By Cheyenne Tait- In lab, one day last week somehow turned into “arts and crafts” day. It was complete with creative disagreements, the mixing of primary colors, the smell of modeling clay, and colorful stains on graduate student hands. It also resulted in a mini-lesson on object identification, which is conveniently one of NICE lab’s main themes. Let me explain.
Hinal and I have been working on a project that involves staining regions of the fly brain with a fluorescent dye-antibody conjugate. After much trial (and even more error) this process eventually produced results! But we now need to line up our individual stains with a PDF atlas of the fly brain that was created a few years ago, so that we can actually name which structures stained with our newly working protocol. Although this atlas is a fully rotatable PDF, capable even of showing cross-sections of the brain at specific angles, it rapidly became a complex task because each brain has its own individual differences. The stained brains can’t just be simply overlaid on top of each other, and we never expected they could.
But we also didn’t expect it to be this hard. Almost jokingly, we suggested making a clay model of the brain that we could pick and pull apart and deform in specific ways, by hand. In desperation, last week we decided to just go for it. It was harder than we thought it would be, but after a while Hinal and I thought we had a model that looked pretty good.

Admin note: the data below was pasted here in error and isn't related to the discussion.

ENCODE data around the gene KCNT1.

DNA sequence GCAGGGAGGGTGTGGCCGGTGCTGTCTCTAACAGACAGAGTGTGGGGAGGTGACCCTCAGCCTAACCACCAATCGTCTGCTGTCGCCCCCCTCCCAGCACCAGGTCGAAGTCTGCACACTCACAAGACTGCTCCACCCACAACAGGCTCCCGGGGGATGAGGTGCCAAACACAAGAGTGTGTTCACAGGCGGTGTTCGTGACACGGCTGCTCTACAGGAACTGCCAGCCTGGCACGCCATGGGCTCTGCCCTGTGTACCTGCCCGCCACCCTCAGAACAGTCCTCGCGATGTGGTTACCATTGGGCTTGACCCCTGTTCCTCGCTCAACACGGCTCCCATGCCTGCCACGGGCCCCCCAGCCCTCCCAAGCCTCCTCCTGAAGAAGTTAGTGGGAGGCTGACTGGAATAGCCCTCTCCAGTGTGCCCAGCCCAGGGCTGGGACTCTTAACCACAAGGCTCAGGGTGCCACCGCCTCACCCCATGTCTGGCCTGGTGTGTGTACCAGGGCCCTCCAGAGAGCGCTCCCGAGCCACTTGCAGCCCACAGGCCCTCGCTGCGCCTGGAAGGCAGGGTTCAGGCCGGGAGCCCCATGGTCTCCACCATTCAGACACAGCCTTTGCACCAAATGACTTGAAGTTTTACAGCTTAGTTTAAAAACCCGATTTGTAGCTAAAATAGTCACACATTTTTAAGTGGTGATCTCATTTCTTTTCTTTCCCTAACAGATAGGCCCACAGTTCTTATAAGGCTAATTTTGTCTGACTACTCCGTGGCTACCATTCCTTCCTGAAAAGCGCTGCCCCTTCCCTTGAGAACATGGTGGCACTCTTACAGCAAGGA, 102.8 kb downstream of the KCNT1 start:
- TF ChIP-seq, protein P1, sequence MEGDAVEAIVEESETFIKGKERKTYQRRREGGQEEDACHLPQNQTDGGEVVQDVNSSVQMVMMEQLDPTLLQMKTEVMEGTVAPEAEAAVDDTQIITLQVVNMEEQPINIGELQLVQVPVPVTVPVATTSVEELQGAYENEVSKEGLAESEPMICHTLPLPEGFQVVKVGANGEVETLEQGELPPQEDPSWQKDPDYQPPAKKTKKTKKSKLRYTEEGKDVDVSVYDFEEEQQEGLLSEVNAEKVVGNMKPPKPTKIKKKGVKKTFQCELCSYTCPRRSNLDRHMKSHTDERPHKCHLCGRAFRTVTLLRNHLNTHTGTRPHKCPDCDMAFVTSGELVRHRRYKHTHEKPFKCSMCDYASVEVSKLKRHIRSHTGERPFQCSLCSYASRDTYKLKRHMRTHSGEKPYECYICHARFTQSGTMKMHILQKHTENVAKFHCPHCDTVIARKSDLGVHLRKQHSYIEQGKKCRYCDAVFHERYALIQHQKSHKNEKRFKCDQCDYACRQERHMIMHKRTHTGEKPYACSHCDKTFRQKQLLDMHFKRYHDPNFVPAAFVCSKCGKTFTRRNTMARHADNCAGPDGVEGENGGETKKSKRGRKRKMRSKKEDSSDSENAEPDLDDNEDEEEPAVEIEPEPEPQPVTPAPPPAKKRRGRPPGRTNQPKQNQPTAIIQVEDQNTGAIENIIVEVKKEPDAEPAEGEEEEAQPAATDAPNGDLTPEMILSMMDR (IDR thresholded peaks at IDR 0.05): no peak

Demolishing that opinion, in record time, a few of our labmates drifted past the table where our model was proudly displayed. “Is that a mutated slice of pizza?” one of them asked, laughing. “I think it looks like some multicolored mountain, on an island,” said the other. Laughing.
Our labmates misidentified the mysterious clay object on the table. Probably unsurprising, as they didn’t have the prior experience with the fruit fly brain that we had. They also did not seem to take in the entire context of the situation – it’s highly unlikely that in the middle of the work week two graduate students would take the time to make random things out of clay. Perhaps if the young children who visited last week to learn about insects were back again, playing with clay would make sense. The time and place, the context for making clay pizza was all wrong.
It’s most probable that our fellow NICE lab members were joking with us. Indeed, after we protested, they admitted that yes, it was a passable antennal lobe of a fly. But maybe it also says something about what’s going on in the graduate student brain: that they identified a mystery object as pizza (food!) or a mountain on an island (exotic vacation!), objects that, in that moment, they just couldn’t have.
Of course, to Hinal and I, it could never be anything other than the fly brain. Currently the clay model sits on our desk, waiting for further, more scientific, interpretation than “mutant pizza” and “weird mountain”.